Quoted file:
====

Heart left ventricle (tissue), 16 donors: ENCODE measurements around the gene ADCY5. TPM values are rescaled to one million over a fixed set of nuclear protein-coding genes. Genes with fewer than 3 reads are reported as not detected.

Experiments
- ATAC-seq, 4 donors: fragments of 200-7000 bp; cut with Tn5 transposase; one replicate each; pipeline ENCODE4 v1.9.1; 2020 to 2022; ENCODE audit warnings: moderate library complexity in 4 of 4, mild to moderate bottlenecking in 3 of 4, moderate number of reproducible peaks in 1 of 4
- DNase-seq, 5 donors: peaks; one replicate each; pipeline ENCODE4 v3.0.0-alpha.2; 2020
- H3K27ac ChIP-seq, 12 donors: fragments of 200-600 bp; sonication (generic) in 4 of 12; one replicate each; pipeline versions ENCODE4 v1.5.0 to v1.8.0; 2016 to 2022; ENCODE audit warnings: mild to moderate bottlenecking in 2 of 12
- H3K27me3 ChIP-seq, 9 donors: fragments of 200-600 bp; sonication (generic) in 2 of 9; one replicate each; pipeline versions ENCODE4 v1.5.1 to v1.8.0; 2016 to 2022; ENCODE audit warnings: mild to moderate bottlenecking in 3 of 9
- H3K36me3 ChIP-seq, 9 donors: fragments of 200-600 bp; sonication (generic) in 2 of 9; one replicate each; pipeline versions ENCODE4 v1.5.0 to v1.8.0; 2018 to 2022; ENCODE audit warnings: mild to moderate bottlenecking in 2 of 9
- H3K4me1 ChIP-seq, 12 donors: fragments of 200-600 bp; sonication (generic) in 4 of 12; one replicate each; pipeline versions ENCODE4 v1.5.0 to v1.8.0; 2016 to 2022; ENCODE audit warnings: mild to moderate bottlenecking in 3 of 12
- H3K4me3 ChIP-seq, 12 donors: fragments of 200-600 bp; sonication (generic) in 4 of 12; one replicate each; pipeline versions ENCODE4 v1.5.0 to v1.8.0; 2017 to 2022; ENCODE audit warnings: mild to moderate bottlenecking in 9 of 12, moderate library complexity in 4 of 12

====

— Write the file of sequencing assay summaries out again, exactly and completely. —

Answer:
Heart left ventricle (tissue), 16 donors: ENCODE measurements around the gene ADCY5. TPM values are rescaled to one million over a fixed set of nuclear protein-coding genes. Genes with fewer than 3 reads are reported as not detected.

Experiments
- ATAC-seq, 4 donors: fragments of 200-7000 bp; cut with Tn5 transposase; one replicate each; pipeline ENCODE4 v1.9.1; 2020 to 2022; ENCODE audit warnings: moderate library complexity in 4 of 4, mild to moderate bottlenecking in 3 of 4, moderate number of reproducible peaks in 1 of 4
- DNase-seq, 5 donors: peaks; one replicate each; pipeline ENCODE4 v3.0.0-alpha.2; 2020
- H3K27ac ChIP-seq, 12 donors: fragments of 200-600 bp; sonication (generic) in 4 of 12; one replicate each; pipeline versions ENCODE4 v1.5.0 to v1.8.0; 2016 to 2022; ENCODE audit warnings: mild to moderate bottlenecking in 2 of 12
- H3K27me3 ChIP-seq, 9 donors: fragments of 200-600 bp; sonication (generic) in 2 of 9; one replicate each; pipeline versions ENCODE4 v1.5.1 to v1.8.0; 2016 to 2022; ENCODE audit warnings: mild to moderate bottlenecking in 3 of 9
- H3K36me3 ChIP-seq, 9 donors: fragments of 200-600 bp; sonication (generic) in 2 of 9; one replicate each; pipeline versions ENCODE4 v1.5.0 to v1.8.0; 2018 to 2022; ENCODE audit warnings: mild to moderate bottlenecking in 2 of 9
- H3K4me1 ChIP-seq, 12 donors: fragments of 200-600 bp; sonication (generic) in 4 of 12; one replicate each; pipeline versions ENCODE4 v1.5.0 to v1.8.0; 2016 to 2022; ENCODE audit warnings: mild to moderate bottlenecking in 3 of 12
- H3K4me3 ChIP-seq, 12 donors: fragments of 200-600 bp; sonication (generic) in 4 of 12; one replicate each; pipeline versions ENCODE4 v1.5.0 to v1.8.0; 2017 to 2022; ENCODE audit warnings: mild to moderate bottlenecking in 9 of 12, moderate library complexity in 4 of 12